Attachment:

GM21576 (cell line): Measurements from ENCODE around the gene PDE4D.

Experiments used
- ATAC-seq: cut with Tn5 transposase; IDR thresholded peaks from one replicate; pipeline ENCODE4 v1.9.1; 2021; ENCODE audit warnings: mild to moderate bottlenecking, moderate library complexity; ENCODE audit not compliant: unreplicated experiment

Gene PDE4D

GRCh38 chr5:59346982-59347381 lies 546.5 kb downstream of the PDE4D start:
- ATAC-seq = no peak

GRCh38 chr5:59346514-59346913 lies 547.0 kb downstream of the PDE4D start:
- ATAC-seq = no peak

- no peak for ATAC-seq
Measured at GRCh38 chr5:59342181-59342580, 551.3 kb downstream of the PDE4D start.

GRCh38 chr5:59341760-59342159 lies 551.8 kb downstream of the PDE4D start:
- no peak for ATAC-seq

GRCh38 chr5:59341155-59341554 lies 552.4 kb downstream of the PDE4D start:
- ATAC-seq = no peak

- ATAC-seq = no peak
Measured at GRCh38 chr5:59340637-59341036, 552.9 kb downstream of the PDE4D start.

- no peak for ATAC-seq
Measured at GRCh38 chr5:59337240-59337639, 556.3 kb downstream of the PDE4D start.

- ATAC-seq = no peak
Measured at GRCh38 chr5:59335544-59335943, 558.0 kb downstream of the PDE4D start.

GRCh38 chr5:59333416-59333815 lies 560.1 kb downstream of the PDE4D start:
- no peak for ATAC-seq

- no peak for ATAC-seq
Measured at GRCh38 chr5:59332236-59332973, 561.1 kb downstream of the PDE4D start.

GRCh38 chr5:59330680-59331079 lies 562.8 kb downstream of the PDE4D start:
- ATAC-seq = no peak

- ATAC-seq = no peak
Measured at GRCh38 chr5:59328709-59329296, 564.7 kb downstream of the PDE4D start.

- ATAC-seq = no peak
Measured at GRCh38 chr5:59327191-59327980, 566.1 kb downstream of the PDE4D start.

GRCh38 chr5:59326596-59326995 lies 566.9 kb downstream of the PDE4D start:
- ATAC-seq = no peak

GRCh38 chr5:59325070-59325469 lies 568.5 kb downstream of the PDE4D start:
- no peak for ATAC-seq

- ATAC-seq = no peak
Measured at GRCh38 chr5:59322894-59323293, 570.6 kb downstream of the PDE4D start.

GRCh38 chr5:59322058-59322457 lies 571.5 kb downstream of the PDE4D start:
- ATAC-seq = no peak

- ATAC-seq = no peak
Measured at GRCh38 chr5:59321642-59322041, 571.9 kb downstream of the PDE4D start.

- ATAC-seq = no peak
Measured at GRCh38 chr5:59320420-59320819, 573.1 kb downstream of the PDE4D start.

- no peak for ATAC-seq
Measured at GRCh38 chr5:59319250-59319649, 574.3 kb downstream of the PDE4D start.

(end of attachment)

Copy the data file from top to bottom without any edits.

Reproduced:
GM21576 (cell line): Measurements from ENCODE around the gene PDE4D.

Experiments used
- ATAC-seq: cut with Tn5 transposase; IDR thresholded peaks from one replicate; pipeline ENCODE4 v1.9.1; 2021; ENCODE audit warnings: mild to moderate bottlenecking, moderate library complexity; ENCODE audit not compliant: unreplicated experiment

Gene PDE4D

GRCh38 chr5:59346982-59347381 lies 546.5 kb downstream of the PDE4D start:
- ATAC-seq = no peak

GRCh38 chr5:59346514-59346913 lies 547.0 kb downstream of the PDE4D start:
- ATAC-seq = no peak

- no peak for ATAC-seq
Measured at GRCh38 chr5:59342181-59342580, 551.3 kb downstream of the PDE4D start.

GRCh38 chr5:59341760-59342159 lies 551.8 kb downstream of the PDE4D start:
- no peak for ATAC-seq

GRCh38 chr5:59341155-59341554 lies 552.4 kb downstream of the PDE4D start:
- ATAC-seq = no peak

- ATAC-seq = no peak
Measured at GRCh38 chr5:59340637-59341036, 552.9 kb downstream of the PDE4D start.

- no peak for ATAC-seq
Measured at GRCh38 chr5:59337240-59337639, 556.3 kb downstream of the PDE4D start.

- ATAC-seq = no peak
Measured at GRCh38 chr5:59335544-59335943, 558.0 kb downstream of the PDE4D start.

GRCh38 chr5:59333416-59333815 lies 560.1 kb downstream of the PDE4D start:
- no peak for ATAC-seq

- no peak for ATAC-seq
Measured at GRCh38 chr5:59332236-59332973, 561.1 kb downstream of the PDE4D start.

GRCh38 chr5:59330680-59331079 lies 562.8 kb downstream of the PDE4D start:
- ATAC-seq = no peak

- ATAC-seq = no peak
Measured at GRCh38 chr5:59328709-59329296, 564.7 kb downstream of the PDE4D start.

- ATAC-seq = no peak
Measured at GRCh38 chr5:59327191-59327980, 566.1 kb downstream of the PDE4D start.

GRCh38 chr5:59326596-59326995 lies 566.9 kb downstream of the PDE4D start:
- ATAC-seq = no peak

GRCh38 chr5:59325070-59325469 lies 568.5 kb downstream of the PDE4D start:
- no peak for ATAC-seq

- ATAC-seq = no peak
Measured at GRCh38 chr5:59322894-59323293, 570.6 kb downstream of the PDE4D start.

GRCh38 chr5:59322058-59322457 lies 571.5 kb downstream of the PDE4D start:
- ATAC-seq = no peak

- ATAC-seq = no peak
Measured at GRCh38 chr5:59321642-59322041, 571.9 kb downstream of the PDE4D start.

- ATAC-seq = no peak
Measured at GRCh38 chr5:59320420-59320819, 573.1 kb downstream of the PDE4D start.

- no peak for ATAC-seq
Measured at GRCh38 chr5:59319250-59319649, 574.3 kb downstream of the PDE4D start.